Tuesday, July 31, 2012


Last weekend was one filled with some hard labor.

While Michelle, assisted by her sister, Rachel, lined cabinets in the kitchen, I took to landscaping the yard.

OK, let's be more truthful: I took to hacking away at the jungle that is our yard. We have a big, L-shaped plot in our fair little town. If you look at our place on Google Maps, you can make out our house – barely – but all you see is a mass of green to the north and to the west. That double lot, my friends, is ours. Currently, it's a mess, a cacophony of nature let loose to compete with itself. Someday, it'll be a lot of space for our boys to romp and roam. But for that to happen, some order needed to be restored.

So, armed with loppers and two handsaws, I got to it. It may seem against my nature (pun intended) to relish chopping down trees and clearing vegetation, but it's also sound ecology, in my book, to make way for species that are valued (to us, admittedly) and to get rid of those that are less so. So, yes, it is modification, stamping our imprint on the land, but the fact is this lot has been remade many times already, and we can create something that is good for our children, for us, and for birds, bees and other critters.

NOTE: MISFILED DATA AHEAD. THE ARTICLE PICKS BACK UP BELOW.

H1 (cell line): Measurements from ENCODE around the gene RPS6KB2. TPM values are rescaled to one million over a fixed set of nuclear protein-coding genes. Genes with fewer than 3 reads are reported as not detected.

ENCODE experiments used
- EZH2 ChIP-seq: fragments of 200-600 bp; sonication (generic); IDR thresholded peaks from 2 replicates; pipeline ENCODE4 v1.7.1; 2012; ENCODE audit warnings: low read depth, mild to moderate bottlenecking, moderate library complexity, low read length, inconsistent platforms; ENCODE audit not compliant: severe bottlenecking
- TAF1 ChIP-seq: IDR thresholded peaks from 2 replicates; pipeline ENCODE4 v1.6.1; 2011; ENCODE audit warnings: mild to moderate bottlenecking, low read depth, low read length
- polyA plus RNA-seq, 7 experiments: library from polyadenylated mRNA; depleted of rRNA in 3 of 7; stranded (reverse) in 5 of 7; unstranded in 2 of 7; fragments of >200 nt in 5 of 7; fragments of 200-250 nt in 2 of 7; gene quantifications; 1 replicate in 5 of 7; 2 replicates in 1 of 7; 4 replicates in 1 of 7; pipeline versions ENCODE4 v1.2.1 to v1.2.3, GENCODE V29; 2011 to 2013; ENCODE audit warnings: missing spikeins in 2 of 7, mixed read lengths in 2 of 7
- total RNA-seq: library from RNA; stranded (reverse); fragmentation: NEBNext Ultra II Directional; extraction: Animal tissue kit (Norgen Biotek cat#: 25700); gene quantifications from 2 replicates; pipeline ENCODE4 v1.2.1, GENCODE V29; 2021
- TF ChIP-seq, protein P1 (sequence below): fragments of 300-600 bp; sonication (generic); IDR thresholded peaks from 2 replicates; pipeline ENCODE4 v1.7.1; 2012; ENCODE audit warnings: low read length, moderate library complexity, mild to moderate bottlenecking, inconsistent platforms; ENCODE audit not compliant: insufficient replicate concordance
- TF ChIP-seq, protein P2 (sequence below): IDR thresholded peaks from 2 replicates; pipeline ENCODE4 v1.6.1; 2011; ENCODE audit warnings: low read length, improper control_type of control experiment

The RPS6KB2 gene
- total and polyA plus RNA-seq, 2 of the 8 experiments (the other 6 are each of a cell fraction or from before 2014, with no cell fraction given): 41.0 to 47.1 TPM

Luckily, we have a lot of really good stuff in our large yards. Two soaring evergreen trees in front. Two mature oak trees on the side and in the back. A maple tree. Blackberry bushes. Vines of grapes. A cherry tree in the back. More trees of other kinds. Some wild grasses. Nice variety. My goal, then, was not to engage in some clear cutting, but to let what we have breathe and thrive.

Here's what I was working with:

Back yard before

Back yard after

Side yard before

Side yard after

Do you see a difference? I must admit it doesn't seem as dramatic in pictures as it does in reality. The back yard looks like it's been leveled, which isn't quite accurate. Here's the back yard, as seen from the street:

You can barely see the scraped-away, newly mowed grass in the middle and back of the lot. Most of the trees in this picture will stay, which offers some measure of seclusion and a nice bit of woody diversity to the yard. We're getting there.

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